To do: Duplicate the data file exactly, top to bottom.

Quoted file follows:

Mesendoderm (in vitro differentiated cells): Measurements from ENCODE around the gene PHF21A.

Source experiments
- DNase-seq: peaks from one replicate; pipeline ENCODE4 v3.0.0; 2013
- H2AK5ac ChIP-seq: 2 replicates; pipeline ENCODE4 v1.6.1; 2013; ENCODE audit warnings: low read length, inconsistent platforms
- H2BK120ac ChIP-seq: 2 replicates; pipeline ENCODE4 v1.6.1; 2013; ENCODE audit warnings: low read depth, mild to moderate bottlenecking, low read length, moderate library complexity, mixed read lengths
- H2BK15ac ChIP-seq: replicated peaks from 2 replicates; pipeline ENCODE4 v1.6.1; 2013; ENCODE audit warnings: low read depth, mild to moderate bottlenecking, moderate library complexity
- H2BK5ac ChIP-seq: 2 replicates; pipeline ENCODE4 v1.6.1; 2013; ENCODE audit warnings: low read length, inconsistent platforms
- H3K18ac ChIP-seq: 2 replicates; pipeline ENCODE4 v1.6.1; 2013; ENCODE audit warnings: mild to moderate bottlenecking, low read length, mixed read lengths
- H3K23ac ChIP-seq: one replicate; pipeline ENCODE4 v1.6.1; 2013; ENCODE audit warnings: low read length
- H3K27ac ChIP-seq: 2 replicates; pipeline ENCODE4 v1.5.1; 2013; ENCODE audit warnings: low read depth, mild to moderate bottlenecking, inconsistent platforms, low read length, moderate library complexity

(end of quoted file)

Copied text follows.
Mesendoderm (in vitro differentiated cells): Measurements from ENCODE around the gene PHF21A.

Source experiments
- DNase-seq: peaks from one replicate; pipeline ENCODE4 v3.0.0; 2013
- H2AK5ac ChIP-seq: 2 replicates; pipeline ENCODE4 v1.6.1; 2013; ENCODE audit warnings: low read length, inconsistent platforms
- H2BK120ac ChIP-seq: 2 replicates; pipeline ENCODE4 v1.6.1; 2013; ENCODE audit warnings: low read depth, mild to moderate bottlenecking, low read length, moderate library complexity, mixed read lengths
- H2BK15ac ChIP-seq: replicated peaks from 2 replicates; pipeline ENCODE4 v1.6.1; 2013; ENCODE audit warnings: low read depth, mild to moderate bottlenecking, moderate library complexity
- H2BK5ac ChIP-seq: 2 replicates; pipeline ENCODE4 v1.6.1; 2013; ENCODE audit warnings: low read length, inconsistent platforms
- H3K18ac ChIP-seq: 2 replicates; pipeline ENCODE4 v1.6.1; 2013; ENCODE audit warnings: mild to moderate bottlenecking, low read length, mixed read lengths
- H3K23ac ChIP-seq: one replicate; pipeline ENCODE4 v1.6.1; 2013; ENCODE audit warnings: low read length
- H3K27ac ChIP-seq: 2 replicates; pipeline ENCODE4 v1.5.1; 2013; ENCODE audit warnings: low read depth, mild to moderate bottlenecking, inconsistent platforms, low read length, moderate library complexity